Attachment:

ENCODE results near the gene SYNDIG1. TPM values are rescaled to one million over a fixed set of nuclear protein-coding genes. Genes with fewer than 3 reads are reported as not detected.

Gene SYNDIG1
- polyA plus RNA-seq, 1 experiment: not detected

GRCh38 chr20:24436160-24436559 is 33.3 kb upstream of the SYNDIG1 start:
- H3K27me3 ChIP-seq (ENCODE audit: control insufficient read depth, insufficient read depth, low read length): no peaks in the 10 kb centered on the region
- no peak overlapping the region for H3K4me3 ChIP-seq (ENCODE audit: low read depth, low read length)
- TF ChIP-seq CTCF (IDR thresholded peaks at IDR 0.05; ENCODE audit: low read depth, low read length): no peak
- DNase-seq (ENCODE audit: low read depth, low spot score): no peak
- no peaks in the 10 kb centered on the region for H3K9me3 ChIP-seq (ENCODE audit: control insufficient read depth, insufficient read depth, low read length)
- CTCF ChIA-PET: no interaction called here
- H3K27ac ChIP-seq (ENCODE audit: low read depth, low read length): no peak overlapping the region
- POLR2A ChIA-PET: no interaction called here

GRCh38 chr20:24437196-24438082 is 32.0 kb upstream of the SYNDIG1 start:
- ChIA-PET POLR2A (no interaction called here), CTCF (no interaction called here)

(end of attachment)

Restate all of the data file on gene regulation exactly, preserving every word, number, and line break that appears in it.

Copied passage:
ENCODE results near the gene SYNDIG1. TPM values are rescaled to one million over a fixed set of nuclear protein-coding genes. Genes with fewer than 3 reads are reported as not detected.

Gene SYNDIG1
- polyA plus RNA-seq, 1 experiment: not detected

GRCh38 chr20:24436160-24436559 is 33.3 kb upstream of the SYNDIG1 start:
- H3K27me3 ChIP-seq (ENCODE audit: control insufficient read depth, insufficient read depth, low read length): no peaks in the 10 kb centered on the region
- no peak overlapping the region for H3K4me3 ChIP-seq (ENCODE audit: low read depth, low read length)
- TF ChIP-seq CTCF (IDR thresholded peaks at IDR 0.05; ENCODE audit: low read depth, low read length): no peak
- DNase-seq (ENCODE audit: low read depth, low spot score): no peak
- no peaks in the 10 kb centered on the region for H3K9me3 ChIP-seq (ENCODE audit: control insufficient read depth, insufficient read depth, low read length)
- CTCF ChIA-PET: no interaction called here
- H3K27ac ChIP-seq (ENCODE audit: low read depth, low read length): no peak overlapping the region
- POLR2A ChIA-PET: no interaction called here

GRCh38 chr20:24437196-24438082 is 32.0 kb upstream of the SYNDIG1 start:
- ChIA-PET POLR2A (no interaction called here), CTCF (no interaction called here)